KEEPING LORD'S WORLD CLASS
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Vinoo Mankad is one of the very few names that appear on both the batting and bowling Honours Boards at Lord’s, and remarkably, he achieved this feat with a century and a five-wicket haul in the same game.
Playing for India against England in 1952, Mankad produced an all-round performance that wrote his name into Lord’s history forever, making 184 opening the batting in India’s second innings, which followed his 5/196 earlier in the match.
Sadly for his team Mankad’s heroics acted as a lone hand as India fell to an eight-wicket defeat. In the words of Len Hutton, he "played England on his own."
After captain Vijay Hazare won the toss and elected to bat, India were bowled out for 235 on the first day, with Mankad contributing an important 72.
However this score was soon overtaken by England, with Len Hutton making a majestic 150, and Godfrey Evans also making a century as the hosts put on an imposing 537.
He 'played England on his own'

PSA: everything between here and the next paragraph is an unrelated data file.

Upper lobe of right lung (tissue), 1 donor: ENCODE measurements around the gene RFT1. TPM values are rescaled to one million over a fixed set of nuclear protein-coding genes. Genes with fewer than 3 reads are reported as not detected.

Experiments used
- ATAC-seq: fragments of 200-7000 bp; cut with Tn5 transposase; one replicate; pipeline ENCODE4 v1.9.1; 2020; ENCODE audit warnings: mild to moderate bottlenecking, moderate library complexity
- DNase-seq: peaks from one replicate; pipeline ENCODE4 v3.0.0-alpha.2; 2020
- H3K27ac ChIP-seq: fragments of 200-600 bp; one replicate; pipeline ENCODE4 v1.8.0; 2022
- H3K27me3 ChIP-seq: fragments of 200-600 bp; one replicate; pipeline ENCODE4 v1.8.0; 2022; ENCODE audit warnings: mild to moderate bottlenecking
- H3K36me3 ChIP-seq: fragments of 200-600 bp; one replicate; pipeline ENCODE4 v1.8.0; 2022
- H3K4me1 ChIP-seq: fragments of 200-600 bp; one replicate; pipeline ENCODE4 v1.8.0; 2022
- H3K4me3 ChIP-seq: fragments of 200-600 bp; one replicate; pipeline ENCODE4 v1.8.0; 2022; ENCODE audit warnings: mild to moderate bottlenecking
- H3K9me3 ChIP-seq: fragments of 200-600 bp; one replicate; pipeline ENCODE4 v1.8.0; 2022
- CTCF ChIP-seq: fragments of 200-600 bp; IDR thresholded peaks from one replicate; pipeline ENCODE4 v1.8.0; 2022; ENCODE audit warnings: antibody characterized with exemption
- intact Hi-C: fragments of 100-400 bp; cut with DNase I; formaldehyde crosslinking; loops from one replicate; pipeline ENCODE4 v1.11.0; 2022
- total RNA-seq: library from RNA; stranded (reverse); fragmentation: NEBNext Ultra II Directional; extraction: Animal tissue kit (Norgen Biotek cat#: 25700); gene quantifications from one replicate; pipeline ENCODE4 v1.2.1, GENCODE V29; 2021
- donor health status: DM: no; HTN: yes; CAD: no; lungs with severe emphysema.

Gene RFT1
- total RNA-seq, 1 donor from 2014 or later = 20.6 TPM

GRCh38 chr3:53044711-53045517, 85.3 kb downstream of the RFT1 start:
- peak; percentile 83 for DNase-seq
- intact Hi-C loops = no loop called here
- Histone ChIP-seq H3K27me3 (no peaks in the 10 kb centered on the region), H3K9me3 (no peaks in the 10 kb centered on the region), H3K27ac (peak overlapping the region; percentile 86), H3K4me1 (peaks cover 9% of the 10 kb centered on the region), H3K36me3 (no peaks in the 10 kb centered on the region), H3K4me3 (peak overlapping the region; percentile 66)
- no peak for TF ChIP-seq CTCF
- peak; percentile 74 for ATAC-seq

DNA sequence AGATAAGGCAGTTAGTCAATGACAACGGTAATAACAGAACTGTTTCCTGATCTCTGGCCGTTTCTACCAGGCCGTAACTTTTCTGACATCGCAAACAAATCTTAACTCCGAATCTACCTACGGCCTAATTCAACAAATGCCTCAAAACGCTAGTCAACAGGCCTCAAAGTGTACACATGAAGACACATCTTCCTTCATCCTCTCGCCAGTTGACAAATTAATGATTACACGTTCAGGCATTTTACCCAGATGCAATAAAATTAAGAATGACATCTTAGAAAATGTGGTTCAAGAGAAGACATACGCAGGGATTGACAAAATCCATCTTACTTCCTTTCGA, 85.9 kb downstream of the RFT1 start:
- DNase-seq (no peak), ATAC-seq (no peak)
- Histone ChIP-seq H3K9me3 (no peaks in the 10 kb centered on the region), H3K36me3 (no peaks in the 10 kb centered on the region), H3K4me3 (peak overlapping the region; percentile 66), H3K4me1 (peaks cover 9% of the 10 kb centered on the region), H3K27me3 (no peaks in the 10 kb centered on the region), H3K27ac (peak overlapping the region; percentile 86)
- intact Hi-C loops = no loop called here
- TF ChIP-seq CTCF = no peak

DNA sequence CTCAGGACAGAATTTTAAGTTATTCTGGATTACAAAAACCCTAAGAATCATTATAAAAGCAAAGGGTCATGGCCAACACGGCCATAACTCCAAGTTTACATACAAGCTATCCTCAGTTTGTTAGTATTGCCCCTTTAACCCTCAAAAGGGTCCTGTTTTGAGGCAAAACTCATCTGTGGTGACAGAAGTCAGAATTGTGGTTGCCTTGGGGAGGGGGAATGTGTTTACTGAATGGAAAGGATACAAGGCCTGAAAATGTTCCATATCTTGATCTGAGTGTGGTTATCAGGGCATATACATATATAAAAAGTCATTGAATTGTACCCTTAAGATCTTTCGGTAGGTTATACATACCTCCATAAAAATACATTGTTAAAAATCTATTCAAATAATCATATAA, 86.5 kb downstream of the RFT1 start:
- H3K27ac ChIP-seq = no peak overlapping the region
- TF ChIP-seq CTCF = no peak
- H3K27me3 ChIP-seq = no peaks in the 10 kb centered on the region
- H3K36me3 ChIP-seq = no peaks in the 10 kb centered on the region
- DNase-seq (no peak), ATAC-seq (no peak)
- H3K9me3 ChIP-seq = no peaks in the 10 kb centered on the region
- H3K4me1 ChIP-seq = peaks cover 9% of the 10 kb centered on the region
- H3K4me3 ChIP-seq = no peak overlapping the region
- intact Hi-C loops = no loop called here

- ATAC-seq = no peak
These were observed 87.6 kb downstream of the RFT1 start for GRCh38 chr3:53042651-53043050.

As the runs were racked up, left-arm spinner Mankad was forced to put in a monstrous shift, bowling 73 overs in the innings - by far the most of any of the Indian bowlers. While he conceded 196 runs, he was rewarded for sticking so admirably to his task, picking up five wickets.
Following his bowling efforts, Mankad was required to open the batting once more, an achievement in itself considering the sheer number of deliveries he had sent down.
In Wisden’s report of the game, it is written that "although Mankad had bowled 31 of his 73 overs that day, he not only opened once more but batted even better than on the first day."
While his teammates fell around him, Mankad was undeterred, playing an innings of supreme quality. Wisden wrote of his stroke play that "it was refreshing to see a batsman willing to make strokes, an art which many modern players have never learned."
Not out on 86 overnight, and with the Queen visiting Lord’s on Day Four, Mankad treated the crowd for a further display of excellent batsmanship, frustrating an England attack that included Alec Bedser, Fred Trueman and Jim Laker.
Breaking his captain Hazare’s then-record high score for an Indian player in Tests, Mankad continued to 184, before "exhaustion overtook him and he was yorked."
Mankad’s 184 included 19 fours and one six, and was a fine achievement considering that only two of his teammates made over 16 runs.
Despite Mankad’s best efforts, India were only able to set England a paltry fourth innings target of 77, but his work did not finish there, bowling 24 overs for just 35 as England took 50 overs to reach their score.